New York City Mayor Bill de Blasio’s inaugural was filled with “backward-looking speeches both graceless and smug” The The New York Times said in a scathing editorial Friday.
The paper’s editorial board called out three inauguration participants for their demagoguery and defended former Mayor Michael Bloomberg from the speakers’ jabs at his tenure.
“Worst among them, but hardly alone, was the new public advocate, Letitia James, who used her moment for her own head-on attack: on the 12 years of Mayor Michael Bloomberg,” read the Times editorial.
James, who now holds the office formerly held by de Blasio, brought a 12-year-old girl named Dasani Coates to the stage to highlight child hunger.
“Ms. James turned her into Exhibit A of an Inauguration Day prosecution: the People v. Mayor Bloomberg,” said the Times of Coates’ appearance.
The New York Post reported that James inaccurately claimed to have something to do with shedding light on Coates’ story.
The Times editorial also criticized “the pastor whose invocation likened New York to a “plantation.”
Rev. Fred A. Lucas Jr. of Brooklyn Community Church peppered his bombastic invocation with several references to slavery and bondage, likening the institution to the city’s current struggle with economic inequality and poverty.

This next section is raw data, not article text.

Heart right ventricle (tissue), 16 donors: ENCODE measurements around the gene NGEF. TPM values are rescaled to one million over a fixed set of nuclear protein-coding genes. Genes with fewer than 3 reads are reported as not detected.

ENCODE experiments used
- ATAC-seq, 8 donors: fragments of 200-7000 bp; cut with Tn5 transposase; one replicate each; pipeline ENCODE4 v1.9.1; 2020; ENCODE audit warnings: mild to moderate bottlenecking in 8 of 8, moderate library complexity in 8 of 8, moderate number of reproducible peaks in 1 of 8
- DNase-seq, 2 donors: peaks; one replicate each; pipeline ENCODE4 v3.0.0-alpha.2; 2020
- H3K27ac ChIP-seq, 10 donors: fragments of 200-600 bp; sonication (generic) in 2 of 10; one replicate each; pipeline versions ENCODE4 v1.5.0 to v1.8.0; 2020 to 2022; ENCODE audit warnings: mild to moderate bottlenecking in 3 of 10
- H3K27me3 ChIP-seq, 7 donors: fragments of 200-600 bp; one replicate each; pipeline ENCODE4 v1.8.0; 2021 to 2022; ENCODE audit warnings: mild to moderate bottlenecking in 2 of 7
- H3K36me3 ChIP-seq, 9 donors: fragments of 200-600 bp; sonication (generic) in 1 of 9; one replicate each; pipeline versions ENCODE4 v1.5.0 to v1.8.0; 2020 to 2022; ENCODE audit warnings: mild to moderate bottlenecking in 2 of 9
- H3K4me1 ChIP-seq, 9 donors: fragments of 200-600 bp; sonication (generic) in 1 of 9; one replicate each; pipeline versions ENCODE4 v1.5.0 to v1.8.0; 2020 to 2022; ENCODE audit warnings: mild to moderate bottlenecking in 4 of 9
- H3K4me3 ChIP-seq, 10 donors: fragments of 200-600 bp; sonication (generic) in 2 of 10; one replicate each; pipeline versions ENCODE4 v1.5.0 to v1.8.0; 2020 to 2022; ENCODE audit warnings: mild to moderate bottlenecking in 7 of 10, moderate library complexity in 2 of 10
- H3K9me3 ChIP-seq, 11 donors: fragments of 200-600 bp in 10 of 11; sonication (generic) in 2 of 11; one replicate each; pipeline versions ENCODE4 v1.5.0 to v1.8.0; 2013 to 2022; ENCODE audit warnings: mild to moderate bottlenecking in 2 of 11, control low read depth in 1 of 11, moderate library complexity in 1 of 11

“Oh God, oh God, oh God: Break every chain, break every chain, break every chain,” said Lucas in a strong preacher’s cadence.
The Times also had harsh words for entertainer, activist and stalwart de Blasio supporter Harry Belafonte who, the Times said, “strangely laid the problem of America’s crowded prisons at the feet of the former mayor, an utterly bogus claim, while saying Mr. Bloomberg shared responsibility for the nation’s ‘deeply Dickensian justice system.'”
The 86-year-old Belafonte is perhaps best known for “The Banana Boat Song.”
De Blasio backed his supporting cast. “I’m very comfortable with all that was done,” said de Blasio at a news conference when asked about his inaugural speakers’ explosive speeches.
The Times pushed back against the speakers’ characterization of Bloomberg, who was first elected as a Republican, as “a cartoon Gilded Age villain.” The Times has largely defended Bloomberg, writing in a Dec. 29 editorial that “Over all, however, New York is in better shape than when he became mayor.”
“He deserved better than pointless and tacky haranguing from speakers eager to parrot Mr. de Blasio’s campaign theme,” said the Times editors, who patted Bill Clinton on the back for bringing the event “back to a grown-up level” with his speech. Clinton attended the outdoor inaugural with his wife Hillary. New York Gov. Andrew Cuomo and Mayor Bloomberg also attended the event.
Despite the strong words for the inaugural participants, the Times maintained their support for de Blasio’s progressive agenda.
“He deserves credit for an ambitious, admirable agenda,” wrote the editors. “Progressive values run deep in this city, and Mr. de Blasio is right that New York at this moment needs to regain touch with its proud history and character.”
The Times editorial page endorsed de Blasio against Republican Joe Lhota, though they endorsed Christine Quinn over de Blasio and a field of many other Democrats during the party primary.
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